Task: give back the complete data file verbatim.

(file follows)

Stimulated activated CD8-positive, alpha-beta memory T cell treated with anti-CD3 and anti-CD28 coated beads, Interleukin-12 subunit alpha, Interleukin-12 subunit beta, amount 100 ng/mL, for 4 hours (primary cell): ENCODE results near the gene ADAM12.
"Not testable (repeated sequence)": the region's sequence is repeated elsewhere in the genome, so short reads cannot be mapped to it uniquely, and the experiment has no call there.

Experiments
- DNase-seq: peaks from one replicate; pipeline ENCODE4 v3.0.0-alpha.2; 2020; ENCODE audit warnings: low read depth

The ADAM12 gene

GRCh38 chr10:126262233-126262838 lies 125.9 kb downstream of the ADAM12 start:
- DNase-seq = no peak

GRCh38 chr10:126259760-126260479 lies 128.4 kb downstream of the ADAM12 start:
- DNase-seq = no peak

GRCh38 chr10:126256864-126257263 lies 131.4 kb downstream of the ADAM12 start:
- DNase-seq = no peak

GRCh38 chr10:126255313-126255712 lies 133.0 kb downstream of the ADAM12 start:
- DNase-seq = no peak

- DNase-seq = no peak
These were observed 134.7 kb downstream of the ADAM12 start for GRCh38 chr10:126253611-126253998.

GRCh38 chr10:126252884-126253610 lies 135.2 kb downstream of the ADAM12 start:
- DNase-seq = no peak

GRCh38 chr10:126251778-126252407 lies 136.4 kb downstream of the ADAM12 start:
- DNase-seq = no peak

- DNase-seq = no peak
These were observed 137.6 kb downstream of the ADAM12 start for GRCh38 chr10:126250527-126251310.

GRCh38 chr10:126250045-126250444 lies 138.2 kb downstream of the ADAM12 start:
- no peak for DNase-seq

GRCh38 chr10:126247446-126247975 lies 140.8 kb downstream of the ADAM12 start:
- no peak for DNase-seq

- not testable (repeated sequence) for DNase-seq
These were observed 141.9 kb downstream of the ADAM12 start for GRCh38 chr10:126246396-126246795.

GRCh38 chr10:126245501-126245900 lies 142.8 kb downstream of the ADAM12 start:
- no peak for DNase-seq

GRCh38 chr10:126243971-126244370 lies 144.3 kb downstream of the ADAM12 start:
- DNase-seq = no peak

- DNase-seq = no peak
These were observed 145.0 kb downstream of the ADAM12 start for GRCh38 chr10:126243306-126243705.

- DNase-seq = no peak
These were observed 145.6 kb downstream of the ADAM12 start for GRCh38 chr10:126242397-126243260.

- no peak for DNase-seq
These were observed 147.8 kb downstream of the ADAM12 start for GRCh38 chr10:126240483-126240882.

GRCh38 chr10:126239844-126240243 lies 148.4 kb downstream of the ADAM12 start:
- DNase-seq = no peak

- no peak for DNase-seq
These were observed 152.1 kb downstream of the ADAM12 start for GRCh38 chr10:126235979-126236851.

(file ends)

Stimulated activated CD8-positive, alpha-beta memory T cell treated with anti-CD3 and anti-CD28 coated beads, Interleukin-12 subunit alpha, Interleukin-12 subunit beta, amount 100 ng/mL, for 4 hours (primary cell): ENCODE results near the gene ADAM12.
"Not testable (repeated sequence)": the region's sequence is repeated elsewhere in the genome, so short reads cannot be mapped to it uniquely, and the experiment has no call there.

Experiments
- DNase-seq: peaks from one replicate; pipeline ENCODE4 v3.0.0-alpha.2; 2020; ENCODE audit warnings: low read depth

The ADAM12 gene

GRCh38 chr10:126262233-126262838 lies 125.9 kb downstream of the ADAM12 start:
- DNase-seq = no peak

GRCh38 chr10:126259760-126260479 lies 128.4 kb downstream of the ADAM12 start:
- DNase-seq = no peak

GRCh38 chr10:126256864-126257263 lies 131.4 kb downstream of the ADAM12 start:
- DNase-seq = no peak

GRCh38 chr10:126255313-126255712 lies 133.0 kb downstream of the ADAM12 start:
- DNase-seq = no peak

- DNase-seq = no peak
These were observed 134.7 kb downstream of the ADAM12 start for GRCh38 chr10:126253611-126253998.

GRCh38 chr10:126252884-126253610 lies 135.2 kb downstream of the ADAM12 start:
- DNase-seq = no peak

GRCh38 chr10:126251778-126252407 lies 136.4 kb downstream of the ADAM12 start:
- DNase-seq = no peak

- DNase-seq = no peak
These were observed 137.6 kb downstream of the ADAM12 start for GRCh38 chr10:126250527-126251310.

GRCh38 chr10:126250045-126250444 lies 138.2 kb downstream of the ADAM12 start:
- no peak for DNase-seq

GRCh38 chr10:126247446-126247975 lies 140.8 kb downstream of the ADAM12 start:
- no peak for DNase-seq

- not testable (repeated sequence) for DNase-seq
These were observed 141.9 kb downstream of the ADAM12 start for GRCh38 chr10:126246396-126246795.

GRCh38 chr10:126245501-126245900 lies 142.8 kb downstream of the ADAM12 start:
- no peak for DNase-seq

GRCh38 chr10:126243971-126244370 lies 144.3 kb downstream of the ADAM12 start:
- DNase-seq = no peak

- DNase-seq = no peak
These were observed 145.0 kb downstream of the ADAM12 start for GRCh38 chr10:126243306-126243705.

- DNase-seq = no peak
These were observed 145.6 kb downstream of the ADAM12 start for GRCh38 chr10:126242397-126243260.

- no peak for DNase-seq
These were observed 147.8 kb downstream of the ADAM12 start for GRCh38 chr10:126240483-126240882.

GRCh38 chr10:126239844-126240243 lies 148.4 kb downstream of the ADAM12 start:
- DNase-seq = no peak

- no peak for DNase-seq
These were observed 152.1 kb downstream of the ADAM12 start for GRCh38 chr10:126235979-126236851.